(MENAFN- ING) 2022 mini-budget: blank cheques
It was largely expected that the bill for the government's energy price guarantee would run in the 12-digits (over £100bn) over its life and that most of this would be financed with extra issuance from the Debt Management Office (DMO). And yet, the mini-budget unveiled by the new chancellor added fuel to the fire already burning on the gilt market. The updated DMO remit for FY2022-23 includes an extra £72bn of borrowing, £10bn in T-bills and the balance in gilts. In our view, this is well within expectations but the current environment isn't favourable to gilt sales.
Alongside the confirmation of additional borrowing this year, the raft of tax cuts unveiled today clearly implies that it will not be contained to just this fiscal year. The cost of the newly-announced measures is reported to be £160bn over five years but, with the cost of the energy price guarantee highly dependent on wholesale energy prices, investors are worried the Treasury has effectively committed to open-ended borrowing.
Markets are expecting a forceful BoE response to the new announced fiscal package
(Monetary) context matters
Of course, the additional borrowing comes at an inopportune time for gilts. Bond holders are already rattled by inflation and by the prospect of more Bank of England (BoE) hikes. Even if the central bank hiked only 50bp yesterday, compared to market pricing of 75bp, markets are betting that the pace of hikes will have to accelerate. The recent jump in yields implies that Bank Rate will peak next year well above 5%. That in itself is not a great backdrop for bonds but what has rattled investors is the prospect of the BoE hiking more in response to generous fiscal policy.
Effectively, the BoE has reserved judgement on the inflationary implications of the energy price guarantee until its November monetary policy report but noted that the net effect will likely be to boost inflation over the medium term. Given the extra tax cuts announced, markets are jumping to the conclusion that the BoE will have to respond in kind with even higher rates. The prospect of the BoE and the Treasury competing with each other is a particularly unnerving one for bond investors.
The already impaired gilt market is no longer able to accommodate more supply and quantitative tightening
Financial stability in question
To us, the magnitude of the jump in gilt yields has more to do with a market that has become dysfunctional. If a sell-off in gilts is rational in response to more fiscal spending, tax cuts, and higher inflation, the magnitude of the move should give policymakers pause for thought. This is particularly true of the BoE which is about to ramp up its quantitative tightening (QT) programme with outright gilt sales at £10bn per quarter.
We have written at length before that trading conditions in the gilt market call for the BoE to tread very cautiously when it comes to adding to the selling pressure already evident in gilt markets. A number of indicators, from implied volatility to widening bid-offer spreads, suggest that liquidity is drying up and market functioning is impaired. A signal from the BoE that it is willing to suspend gilt sales would go a long way to restoring market confidence, especially if it wants to maximise its chances of fighting inflation with conventional tools like interest rate hikes. The QT battle, in short, is not one worth fighting for the BoE.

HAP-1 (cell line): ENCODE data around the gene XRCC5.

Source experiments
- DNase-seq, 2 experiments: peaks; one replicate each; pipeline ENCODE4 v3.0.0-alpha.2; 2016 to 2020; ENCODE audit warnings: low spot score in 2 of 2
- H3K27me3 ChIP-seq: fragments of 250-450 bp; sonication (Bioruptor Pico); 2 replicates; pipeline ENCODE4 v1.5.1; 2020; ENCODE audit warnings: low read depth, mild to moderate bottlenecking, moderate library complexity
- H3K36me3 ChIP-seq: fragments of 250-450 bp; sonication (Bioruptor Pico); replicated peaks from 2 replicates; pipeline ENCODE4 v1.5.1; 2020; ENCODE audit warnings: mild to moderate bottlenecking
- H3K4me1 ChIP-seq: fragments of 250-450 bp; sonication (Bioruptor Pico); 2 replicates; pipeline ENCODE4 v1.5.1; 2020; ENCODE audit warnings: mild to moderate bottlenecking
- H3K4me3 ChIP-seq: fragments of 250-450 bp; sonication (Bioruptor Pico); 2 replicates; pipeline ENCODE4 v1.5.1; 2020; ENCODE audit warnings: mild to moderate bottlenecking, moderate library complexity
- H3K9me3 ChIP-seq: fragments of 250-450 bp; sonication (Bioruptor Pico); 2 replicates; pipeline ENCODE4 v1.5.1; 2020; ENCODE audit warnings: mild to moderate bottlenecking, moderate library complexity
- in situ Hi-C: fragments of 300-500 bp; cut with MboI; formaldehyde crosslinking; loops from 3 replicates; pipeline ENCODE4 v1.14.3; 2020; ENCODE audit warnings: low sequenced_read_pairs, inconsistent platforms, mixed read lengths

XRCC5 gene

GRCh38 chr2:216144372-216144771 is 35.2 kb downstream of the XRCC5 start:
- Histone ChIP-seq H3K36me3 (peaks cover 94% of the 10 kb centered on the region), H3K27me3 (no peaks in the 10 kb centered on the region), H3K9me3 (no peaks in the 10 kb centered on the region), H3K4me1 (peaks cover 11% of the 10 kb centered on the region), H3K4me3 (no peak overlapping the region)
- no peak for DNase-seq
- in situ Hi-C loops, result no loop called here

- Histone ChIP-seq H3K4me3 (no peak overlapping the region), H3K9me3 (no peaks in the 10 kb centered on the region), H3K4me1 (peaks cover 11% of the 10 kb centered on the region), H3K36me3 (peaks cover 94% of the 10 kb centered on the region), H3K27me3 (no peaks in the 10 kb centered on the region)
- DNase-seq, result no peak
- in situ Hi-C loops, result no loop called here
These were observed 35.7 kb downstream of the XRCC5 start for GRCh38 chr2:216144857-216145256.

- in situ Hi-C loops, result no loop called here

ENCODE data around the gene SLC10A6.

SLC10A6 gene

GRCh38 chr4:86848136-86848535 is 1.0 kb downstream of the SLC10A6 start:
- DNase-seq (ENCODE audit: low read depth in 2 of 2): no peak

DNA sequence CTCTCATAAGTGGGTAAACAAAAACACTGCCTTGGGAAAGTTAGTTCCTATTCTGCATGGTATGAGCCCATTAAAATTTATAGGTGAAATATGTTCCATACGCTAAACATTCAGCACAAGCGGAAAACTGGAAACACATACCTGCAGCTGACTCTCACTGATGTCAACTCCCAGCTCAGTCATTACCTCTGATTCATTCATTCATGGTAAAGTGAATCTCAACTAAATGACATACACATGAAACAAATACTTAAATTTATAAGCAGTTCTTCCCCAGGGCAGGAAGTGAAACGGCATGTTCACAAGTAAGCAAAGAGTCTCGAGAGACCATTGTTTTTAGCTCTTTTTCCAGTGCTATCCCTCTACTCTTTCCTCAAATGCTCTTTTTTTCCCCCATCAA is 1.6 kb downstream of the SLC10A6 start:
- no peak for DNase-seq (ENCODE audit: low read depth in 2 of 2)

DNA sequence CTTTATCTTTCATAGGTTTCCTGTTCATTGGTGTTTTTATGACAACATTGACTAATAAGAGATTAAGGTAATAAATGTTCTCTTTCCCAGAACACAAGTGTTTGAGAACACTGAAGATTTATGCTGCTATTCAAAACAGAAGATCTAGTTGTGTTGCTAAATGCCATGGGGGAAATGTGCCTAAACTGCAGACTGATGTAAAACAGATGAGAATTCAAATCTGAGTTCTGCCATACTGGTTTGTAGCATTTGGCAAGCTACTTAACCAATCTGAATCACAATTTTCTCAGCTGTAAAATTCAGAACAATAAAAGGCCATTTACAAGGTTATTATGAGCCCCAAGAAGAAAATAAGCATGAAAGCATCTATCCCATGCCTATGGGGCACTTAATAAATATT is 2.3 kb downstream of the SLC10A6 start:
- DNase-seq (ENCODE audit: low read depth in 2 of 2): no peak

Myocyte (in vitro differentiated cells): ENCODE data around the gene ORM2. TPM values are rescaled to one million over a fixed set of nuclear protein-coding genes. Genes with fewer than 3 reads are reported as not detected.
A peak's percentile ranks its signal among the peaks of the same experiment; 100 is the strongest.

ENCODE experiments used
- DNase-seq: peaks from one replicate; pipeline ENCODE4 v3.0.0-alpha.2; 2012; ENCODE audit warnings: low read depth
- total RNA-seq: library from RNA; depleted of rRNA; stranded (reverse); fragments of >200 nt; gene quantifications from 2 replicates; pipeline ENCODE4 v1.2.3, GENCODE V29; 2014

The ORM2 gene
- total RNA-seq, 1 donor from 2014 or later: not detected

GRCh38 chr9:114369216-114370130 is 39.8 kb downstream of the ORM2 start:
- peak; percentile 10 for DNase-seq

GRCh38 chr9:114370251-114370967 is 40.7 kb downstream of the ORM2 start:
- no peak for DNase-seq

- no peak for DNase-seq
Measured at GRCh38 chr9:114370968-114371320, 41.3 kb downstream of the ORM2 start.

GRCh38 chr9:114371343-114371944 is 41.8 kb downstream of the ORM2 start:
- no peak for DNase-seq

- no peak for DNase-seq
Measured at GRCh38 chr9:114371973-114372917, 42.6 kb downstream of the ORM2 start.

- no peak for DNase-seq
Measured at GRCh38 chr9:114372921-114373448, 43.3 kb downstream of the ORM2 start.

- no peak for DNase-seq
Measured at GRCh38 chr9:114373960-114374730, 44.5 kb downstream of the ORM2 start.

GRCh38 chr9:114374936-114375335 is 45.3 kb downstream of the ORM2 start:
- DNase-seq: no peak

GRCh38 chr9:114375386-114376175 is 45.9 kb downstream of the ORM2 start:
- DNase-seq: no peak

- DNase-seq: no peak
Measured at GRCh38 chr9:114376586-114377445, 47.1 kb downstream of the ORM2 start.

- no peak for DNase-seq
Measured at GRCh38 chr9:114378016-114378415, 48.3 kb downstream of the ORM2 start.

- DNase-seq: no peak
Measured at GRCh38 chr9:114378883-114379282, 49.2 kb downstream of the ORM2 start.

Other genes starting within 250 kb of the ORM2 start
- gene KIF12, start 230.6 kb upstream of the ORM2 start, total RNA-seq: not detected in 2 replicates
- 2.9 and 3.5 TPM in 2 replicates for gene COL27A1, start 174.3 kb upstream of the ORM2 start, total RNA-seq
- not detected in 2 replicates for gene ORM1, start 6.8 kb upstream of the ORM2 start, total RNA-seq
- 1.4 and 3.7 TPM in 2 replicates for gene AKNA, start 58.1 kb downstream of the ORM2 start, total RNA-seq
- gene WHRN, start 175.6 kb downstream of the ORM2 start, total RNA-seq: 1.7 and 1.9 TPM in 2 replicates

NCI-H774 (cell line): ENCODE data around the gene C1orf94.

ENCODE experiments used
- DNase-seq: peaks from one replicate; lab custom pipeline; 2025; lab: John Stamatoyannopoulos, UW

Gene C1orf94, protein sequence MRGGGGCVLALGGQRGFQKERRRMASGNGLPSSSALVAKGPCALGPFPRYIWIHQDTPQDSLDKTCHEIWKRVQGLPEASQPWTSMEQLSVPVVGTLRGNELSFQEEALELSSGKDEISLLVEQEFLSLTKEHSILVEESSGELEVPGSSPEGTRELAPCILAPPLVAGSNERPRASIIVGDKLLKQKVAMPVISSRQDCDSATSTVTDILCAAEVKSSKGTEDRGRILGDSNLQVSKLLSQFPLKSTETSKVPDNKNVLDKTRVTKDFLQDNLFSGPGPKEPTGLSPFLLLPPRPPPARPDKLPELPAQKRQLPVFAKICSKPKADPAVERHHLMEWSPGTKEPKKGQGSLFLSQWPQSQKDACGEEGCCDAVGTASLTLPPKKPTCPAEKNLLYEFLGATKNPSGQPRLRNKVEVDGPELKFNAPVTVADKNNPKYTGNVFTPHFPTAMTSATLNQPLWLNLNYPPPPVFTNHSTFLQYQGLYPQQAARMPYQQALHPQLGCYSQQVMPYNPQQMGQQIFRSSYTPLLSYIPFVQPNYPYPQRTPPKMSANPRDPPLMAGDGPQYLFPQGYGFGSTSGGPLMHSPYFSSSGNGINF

The spread between UK gilt and German bund yields widest in over two decades
Barring a change of direction on QT, we expect 10Y gilt yields to cross 4% and for the spread to German bunds to widen 200bp. The fact that the DMO's additional borrowing is skewed to the front end of the curve, the sector most affected by expected BoE hikes, has added to the curve flattening dynamics.
GBP: The glass is half empty
Sterling has had another wild ride on today's fiscal event – initially rallying on the biggest tax cut since the 1980s, but subsequently falling hard as the UK gilt market reacted to the prospect of a heavy new supply slate.
Sterling has been trading off fiscal concerns since early August. Expect this to remain the dominant theme as international investors again consider the right price, both in terms of sterling and gilt yields, to fund the UK's widening budget deficit.
We have to remember that FX is probably the easiest vehicle to trade UK country risk – given that there is not much liquidity in sovereign credit default swaps for the UK. On this subject, investors will take great interest in what the rating agencies have to say about UK fiscal plans. The UK's long-term sovereign outlook is currently stable at all three of the rating agencies, S&P (AA), Fitch (AA-) and Moody's (Aa3). The risk of a possible shift to a negative outlook will come when the ratings are reviewed on 21 October (S&P and Moody's) and 9 December (Fitch).
Notably as well has been sterling's disregard for interest rate differentials, where the very aggressive re-pricing of the BoE tightening cycle has provided no support to the pound. This leaves the BoE in a quandary but presumably would have to be even more hawkish if the weaker exchange rate were to damage the UK inflation profile still further.
Unless something can be done to address these fiscal concerns, or the economy shows some surprisingly strong growth data, it looks like investors will continue to shun sterling. For reference, the FX options now prices the chances of GBP/USD hitting 1.00 by year-end at 17%. That is up from 6% in late June. Given our bias for the dollar rally going into over-drive as well, we think the market may be underpricing the chances of parity.
Antoine Bouvet, Chris Turner
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